Magniber Ransomware Being Distributed via Edge and Chrome

The ASEC analysis team has been continuously monitoring Magniber, ransomware that is distributed via Internet Explorer (IE) vulnerabilities. For the last couple of years, the attacker behind Magniber has been exploiting IE vulnerabilities to deploy ransomware. And as shown in the previous blog below, it is still being distributed by exploiting the IE vulnerabilities. What’s new, however, is that Magniber’s distribution has been confirmed on browsers other than IE: Edge and Chrome. This blog post aims to explain the distribution process of Magniber in browsers: Edge and Chrome.

Change in Magniber Ransomware Vulnerability (CVE-2021-40444)

Figure 1 and Figure 2 show distribution pages accessed from Edge, Chrome, respectively. Both pages prompt users to install Windows application package file (.appx) to update the corresponding browser.

Figure 1. Distribution page on Edge browser

Figure 2. Distribution page on Chrome browser

Note that the APPX file disguised as Chrome or Edge’s Windows update application internally contains a valid certificate (see Figure 3). This means that the Windows application (.appx) is sorted as a trusted application, therefore allowing its installation.

Figure 3. Valid certificate info

Figure 4 shows the result of executing the downloaded APPX file which is the creation of malicious EXE and DLL in the child paths of C:\Program Files\WindowsApps.

Figure 4. Malicious EXE and DLL created upon installing APPX file

Figure 5 shows the code of the created EXE file (wjoiyyxzllm.exe). It loads the DLL file (wjoiyyxzllm.dll) that was created together and executes a specific function (mbenooj).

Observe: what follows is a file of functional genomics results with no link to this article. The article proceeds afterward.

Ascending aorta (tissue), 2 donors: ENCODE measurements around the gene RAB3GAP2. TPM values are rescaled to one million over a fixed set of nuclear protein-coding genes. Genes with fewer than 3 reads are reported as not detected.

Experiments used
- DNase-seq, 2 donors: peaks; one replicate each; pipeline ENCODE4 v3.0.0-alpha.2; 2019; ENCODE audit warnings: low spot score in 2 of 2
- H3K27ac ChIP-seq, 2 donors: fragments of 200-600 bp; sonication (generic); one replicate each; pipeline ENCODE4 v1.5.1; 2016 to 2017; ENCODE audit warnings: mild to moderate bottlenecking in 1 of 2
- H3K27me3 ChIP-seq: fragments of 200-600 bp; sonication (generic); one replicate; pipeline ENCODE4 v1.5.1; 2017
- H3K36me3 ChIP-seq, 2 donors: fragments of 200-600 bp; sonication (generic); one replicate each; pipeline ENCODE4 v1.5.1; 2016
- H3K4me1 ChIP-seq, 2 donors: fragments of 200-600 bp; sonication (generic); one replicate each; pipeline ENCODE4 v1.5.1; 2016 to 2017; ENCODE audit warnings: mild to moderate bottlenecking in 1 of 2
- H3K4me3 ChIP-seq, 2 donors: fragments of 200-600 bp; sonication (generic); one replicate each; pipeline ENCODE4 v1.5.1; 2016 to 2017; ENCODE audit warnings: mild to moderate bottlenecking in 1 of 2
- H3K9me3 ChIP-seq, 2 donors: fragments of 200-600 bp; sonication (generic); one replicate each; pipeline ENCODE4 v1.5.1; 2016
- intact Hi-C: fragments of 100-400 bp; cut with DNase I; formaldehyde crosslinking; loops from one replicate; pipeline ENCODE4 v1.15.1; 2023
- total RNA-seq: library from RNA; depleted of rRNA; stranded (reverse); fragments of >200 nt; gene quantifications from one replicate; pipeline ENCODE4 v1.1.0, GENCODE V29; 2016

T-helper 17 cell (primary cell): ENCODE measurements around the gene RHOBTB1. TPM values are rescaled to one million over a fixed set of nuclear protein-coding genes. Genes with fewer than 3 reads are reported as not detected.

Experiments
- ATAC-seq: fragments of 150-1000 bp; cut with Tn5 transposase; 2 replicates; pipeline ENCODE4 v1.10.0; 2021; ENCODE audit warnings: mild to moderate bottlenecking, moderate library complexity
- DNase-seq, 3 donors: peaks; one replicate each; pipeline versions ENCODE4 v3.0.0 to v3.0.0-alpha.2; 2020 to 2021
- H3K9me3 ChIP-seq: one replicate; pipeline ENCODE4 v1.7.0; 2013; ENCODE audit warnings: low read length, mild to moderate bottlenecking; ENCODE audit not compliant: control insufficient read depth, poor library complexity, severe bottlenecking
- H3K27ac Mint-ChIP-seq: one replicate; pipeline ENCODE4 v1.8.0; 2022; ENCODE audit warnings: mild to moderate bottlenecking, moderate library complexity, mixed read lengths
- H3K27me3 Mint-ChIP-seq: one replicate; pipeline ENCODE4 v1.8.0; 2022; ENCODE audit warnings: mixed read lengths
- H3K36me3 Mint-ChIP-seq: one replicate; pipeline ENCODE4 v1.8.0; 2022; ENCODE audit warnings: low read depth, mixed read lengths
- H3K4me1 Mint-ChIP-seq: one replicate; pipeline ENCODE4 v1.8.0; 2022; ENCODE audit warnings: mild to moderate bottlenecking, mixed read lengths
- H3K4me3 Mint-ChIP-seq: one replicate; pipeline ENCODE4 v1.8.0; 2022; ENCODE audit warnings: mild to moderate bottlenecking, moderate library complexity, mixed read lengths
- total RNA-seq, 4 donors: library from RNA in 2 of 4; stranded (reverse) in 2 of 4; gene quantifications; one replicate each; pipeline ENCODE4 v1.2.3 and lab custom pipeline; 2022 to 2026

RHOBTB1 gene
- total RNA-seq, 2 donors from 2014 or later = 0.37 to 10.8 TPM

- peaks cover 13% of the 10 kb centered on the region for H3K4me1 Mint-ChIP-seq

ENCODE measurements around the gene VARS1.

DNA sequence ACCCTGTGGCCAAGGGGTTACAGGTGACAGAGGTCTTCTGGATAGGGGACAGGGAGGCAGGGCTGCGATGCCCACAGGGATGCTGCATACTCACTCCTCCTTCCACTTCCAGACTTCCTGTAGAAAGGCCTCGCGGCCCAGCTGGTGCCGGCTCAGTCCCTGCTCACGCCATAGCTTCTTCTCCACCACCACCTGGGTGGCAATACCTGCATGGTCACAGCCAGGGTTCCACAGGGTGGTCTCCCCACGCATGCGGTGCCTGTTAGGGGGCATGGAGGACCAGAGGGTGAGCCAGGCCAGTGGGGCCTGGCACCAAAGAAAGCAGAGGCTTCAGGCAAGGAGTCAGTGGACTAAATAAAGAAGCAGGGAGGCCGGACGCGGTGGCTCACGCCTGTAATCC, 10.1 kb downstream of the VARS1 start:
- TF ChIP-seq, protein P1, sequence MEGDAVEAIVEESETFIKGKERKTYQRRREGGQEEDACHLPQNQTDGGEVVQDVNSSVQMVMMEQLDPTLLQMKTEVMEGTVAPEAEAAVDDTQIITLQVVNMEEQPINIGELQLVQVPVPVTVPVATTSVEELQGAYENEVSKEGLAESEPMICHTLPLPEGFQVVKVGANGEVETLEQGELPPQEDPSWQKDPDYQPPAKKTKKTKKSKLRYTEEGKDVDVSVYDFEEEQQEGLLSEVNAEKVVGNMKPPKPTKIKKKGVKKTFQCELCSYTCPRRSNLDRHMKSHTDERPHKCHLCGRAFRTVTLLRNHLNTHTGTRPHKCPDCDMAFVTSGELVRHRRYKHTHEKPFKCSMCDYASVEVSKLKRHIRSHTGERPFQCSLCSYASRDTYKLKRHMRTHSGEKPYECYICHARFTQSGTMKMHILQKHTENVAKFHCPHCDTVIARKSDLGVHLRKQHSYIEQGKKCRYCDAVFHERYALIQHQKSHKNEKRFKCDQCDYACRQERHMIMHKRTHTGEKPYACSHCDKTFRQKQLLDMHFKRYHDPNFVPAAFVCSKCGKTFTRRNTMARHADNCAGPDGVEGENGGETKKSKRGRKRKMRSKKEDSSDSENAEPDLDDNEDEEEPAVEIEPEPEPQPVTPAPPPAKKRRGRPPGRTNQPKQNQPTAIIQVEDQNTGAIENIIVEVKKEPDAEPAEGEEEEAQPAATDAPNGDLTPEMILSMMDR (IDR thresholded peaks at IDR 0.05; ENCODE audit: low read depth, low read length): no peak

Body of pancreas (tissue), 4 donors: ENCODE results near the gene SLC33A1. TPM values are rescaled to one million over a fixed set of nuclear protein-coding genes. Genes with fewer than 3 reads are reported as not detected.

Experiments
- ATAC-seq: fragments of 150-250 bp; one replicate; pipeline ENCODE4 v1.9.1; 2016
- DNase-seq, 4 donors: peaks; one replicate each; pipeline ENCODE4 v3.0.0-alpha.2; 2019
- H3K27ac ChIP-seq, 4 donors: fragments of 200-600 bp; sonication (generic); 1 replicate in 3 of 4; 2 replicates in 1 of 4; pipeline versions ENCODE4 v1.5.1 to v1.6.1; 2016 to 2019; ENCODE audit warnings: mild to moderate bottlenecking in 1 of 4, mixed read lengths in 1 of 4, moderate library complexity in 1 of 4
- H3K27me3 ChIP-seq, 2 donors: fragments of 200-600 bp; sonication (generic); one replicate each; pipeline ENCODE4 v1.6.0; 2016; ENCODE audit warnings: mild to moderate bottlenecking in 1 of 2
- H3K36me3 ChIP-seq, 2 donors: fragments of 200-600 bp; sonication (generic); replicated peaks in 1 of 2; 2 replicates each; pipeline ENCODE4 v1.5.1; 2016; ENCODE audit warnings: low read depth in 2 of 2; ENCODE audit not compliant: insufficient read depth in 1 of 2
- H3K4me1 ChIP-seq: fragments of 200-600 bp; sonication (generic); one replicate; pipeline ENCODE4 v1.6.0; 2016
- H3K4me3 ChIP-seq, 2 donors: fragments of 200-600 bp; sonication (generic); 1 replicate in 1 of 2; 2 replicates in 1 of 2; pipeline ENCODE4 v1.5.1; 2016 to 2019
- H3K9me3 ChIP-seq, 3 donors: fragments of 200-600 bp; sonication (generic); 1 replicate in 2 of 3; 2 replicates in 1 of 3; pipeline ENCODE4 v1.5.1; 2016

Figure 5. Code of wjoiyyxzllm.exe

Figure 6 is a part of the DLL code that downloads the ransomware’s encoded payload and decodes it.

Figure 6. Part of DLL code (download and execute ransomware)

Ultimately, Magniber is executed from the memory of wjoiyyxzllm.exe, encrypting the user’s files and creating a ransom note demanding the user to send money if they wish to restore the files (Figure 7).

Figure 7. Ransom note that is created following file encryption (Magniber)

Magniber’s distributor signed the APPX file with a trusted certificate to disguise it as an innocuous app to deceive the system. Users must refrain from accessing untrusted websites and maintain security software such as V3 to the latest version.

[File Detection]
exe loader: Trojan/Win.Loader.R462129 (2022.01.03.02)
Magniber dll: Ransomware/Win.Magniber.R462664 (2022.01.06.00), Ransomware/Win.Magniber.X2130 (2022.01.06.02)

[Behavior Detection]
Ransom/MDP.Decoy.M1171

[Memory Detection]
Ransomware/Win.Magniber.XM135 (2022.01.06.02)

[IOC]
cf16310545bf91d3ded081f9220af7cc (exe)
12a12ea3b7d84d1bd0aad215d024665c (dll)
hxxp://b5305c364336bqd.bytesoh.cam
hxxp://hadhill.quest/376s53290a9n2j

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